resilience reporter

resilience starts with information

How natural disasters affect us psychologically

Price Gouging post Flooding

The recent flooding in the Western and Northern division caused by Tropical Cyclone Josie and Keni has affected members of the public and businesses in a number of areas.

The Fijian Competition and Consumer Commission (FCCC) is mindful of the fact that post natural disasters businesses which are affected often increase the price of basic goods as a means to recover their losses. This could be that the cost of doing business may have increased for the trader.

The FCCC has also noted that some businesses try to recover their losses by selling off the flood affected goods (products) or items to unsuspecting consumers, without clearly disclosing that the good(s) (product(s)) was affected by disaster.Businesses may engage in such actions with a view to maximize their profit while ensuring to recover the loss…

 

How natural disasters affect us psychologically

Extreme weather events entail dealing with loss of treasured possessions, property, but most importantly loss of security and trust in the future. Where there is loss, there is grief.

Dealing with grief is a complex process entailing sadness, anger, despair and depression – but over time, people can recover from grief as they accept their losses and gradually build a path for the future.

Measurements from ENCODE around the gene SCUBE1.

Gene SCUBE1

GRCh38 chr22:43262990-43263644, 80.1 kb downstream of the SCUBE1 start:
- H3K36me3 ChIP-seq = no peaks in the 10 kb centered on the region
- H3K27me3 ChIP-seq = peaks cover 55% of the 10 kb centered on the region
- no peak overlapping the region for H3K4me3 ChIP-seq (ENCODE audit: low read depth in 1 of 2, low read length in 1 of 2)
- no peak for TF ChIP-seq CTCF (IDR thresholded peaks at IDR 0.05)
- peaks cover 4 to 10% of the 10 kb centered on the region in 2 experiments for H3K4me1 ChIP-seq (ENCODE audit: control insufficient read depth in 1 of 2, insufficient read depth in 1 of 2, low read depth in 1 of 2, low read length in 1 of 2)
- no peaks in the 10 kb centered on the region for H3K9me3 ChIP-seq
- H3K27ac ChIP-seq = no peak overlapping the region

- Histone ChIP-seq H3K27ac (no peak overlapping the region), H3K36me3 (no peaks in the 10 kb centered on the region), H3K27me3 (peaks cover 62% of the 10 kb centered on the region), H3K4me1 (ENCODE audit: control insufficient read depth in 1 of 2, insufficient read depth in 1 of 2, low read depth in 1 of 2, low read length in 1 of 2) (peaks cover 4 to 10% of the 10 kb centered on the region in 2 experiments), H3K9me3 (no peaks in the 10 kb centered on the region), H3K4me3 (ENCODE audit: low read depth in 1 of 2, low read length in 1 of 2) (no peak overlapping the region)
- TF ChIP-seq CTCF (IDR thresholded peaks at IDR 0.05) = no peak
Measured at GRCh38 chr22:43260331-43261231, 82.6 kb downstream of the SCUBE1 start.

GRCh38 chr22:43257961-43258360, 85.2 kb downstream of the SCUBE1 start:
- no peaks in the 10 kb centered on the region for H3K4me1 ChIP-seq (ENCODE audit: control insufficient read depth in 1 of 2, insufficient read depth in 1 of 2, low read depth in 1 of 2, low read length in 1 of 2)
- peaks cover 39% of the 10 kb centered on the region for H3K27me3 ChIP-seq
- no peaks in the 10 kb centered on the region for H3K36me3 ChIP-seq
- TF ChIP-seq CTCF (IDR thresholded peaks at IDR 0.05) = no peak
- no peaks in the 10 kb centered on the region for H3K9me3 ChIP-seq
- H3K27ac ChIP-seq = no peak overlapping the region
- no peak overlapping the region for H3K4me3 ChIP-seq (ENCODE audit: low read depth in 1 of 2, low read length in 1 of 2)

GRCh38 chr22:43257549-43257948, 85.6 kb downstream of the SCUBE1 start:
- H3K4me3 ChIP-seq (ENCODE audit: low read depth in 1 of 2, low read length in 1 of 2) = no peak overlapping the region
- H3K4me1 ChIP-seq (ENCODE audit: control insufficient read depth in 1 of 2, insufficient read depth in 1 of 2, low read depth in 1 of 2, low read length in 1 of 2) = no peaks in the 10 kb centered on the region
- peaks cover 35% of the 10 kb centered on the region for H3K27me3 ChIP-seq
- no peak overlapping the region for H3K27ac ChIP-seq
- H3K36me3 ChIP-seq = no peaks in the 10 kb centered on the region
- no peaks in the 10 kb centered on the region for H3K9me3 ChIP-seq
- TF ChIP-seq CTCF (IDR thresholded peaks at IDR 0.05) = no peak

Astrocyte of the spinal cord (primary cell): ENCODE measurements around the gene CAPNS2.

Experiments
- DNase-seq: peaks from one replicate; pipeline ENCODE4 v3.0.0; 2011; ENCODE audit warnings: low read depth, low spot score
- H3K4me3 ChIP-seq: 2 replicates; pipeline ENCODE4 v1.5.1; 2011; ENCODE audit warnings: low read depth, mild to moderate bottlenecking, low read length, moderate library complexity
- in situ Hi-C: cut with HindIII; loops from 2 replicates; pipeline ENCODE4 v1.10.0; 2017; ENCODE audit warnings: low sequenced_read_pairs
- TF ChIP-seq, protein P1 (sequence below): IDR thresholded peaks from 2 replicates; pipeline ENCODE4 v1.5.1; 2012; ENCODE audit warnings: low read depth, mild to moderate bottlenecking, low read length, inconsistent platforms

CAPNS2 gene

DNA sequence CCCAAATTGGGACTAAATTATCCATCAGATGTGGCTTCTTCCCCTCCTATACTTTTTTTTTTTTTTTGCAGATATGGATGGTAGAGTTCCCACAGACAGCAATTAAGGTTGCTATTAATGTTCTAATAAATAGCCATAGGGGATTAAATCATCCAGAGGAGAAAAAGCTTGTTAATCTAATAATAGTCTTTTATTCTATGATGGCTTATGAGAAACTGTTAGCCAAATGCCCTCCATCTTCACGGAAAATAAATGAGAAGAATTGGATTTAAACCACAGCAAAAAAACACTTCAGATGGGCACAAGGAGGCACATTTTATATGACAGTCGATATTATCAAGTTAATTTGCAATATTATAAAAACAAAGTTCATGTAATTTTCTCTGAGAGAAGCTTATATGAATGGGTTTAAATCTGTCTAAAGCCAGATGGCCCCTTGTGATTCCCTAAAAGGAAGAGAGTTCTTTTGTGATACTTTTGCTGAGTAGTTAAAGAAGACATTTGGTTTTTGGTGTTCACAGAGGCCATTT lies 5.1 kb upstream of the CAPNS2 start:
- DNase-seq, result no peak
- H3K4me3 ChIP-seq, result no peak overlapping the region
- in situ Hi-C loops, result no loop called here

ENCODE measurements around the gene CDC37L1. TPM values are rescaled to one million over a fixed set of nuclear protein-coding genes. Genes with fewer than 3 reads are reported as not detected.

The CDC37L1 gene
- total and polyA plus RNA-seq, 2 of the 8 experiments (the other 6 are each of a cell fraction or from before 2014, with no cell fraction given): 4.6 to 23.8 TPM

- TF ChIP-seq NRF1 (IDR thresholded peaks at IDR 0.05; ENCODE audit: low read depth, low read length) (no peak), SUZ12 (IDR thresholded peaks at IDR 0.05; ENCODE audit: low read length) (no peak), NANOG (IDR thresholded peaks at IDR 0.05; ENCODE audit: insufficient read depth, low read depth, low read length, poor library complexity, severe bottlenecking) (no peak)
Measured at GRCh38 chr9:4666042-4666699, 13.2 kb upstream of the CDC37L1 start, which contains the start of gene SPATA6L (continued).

However, with extreme weather events becoming more frequent or more intense, having to deal with repeated loss can impede the recovery process.

As people recognise climate change is behind these extreme weather events, their grief often deepens as they realise how uncertain the future is. They worry intergenerational farms, properties and treasured possessions cannot be passed onto children. The damage and loss of familiar neighbourhoods all adds to the toll…

 

Community Groups Begin Work On Hurricane Plans For Low-Income Neighborhoods In Miami-Dade, Broward

koncious_contractors

Volunteers with Koncious Contractors remove tree branches from a Little Havana home. After Hurricane Irma, many South Florida community groups deployed volunteers to low-income and disabled people with recovery. Nadege Green / WLRN

Several South Florida nonprofits are launching five meetings to ensure equality in hurricane recovery efforts, continuing work that began after Hurricane Irma.

After the storm, some elderly people went days without ice or water. Some students who rely on free school lunches didn’t have a way to eat. Volunteers and community groups stepped up to host barbecues, deliver supplies and help with tree removal.

Now the groups want to create preparedness plans that specifically meet the needs of low-income neighborhoods. They also want to push for more accountability from elected officials…

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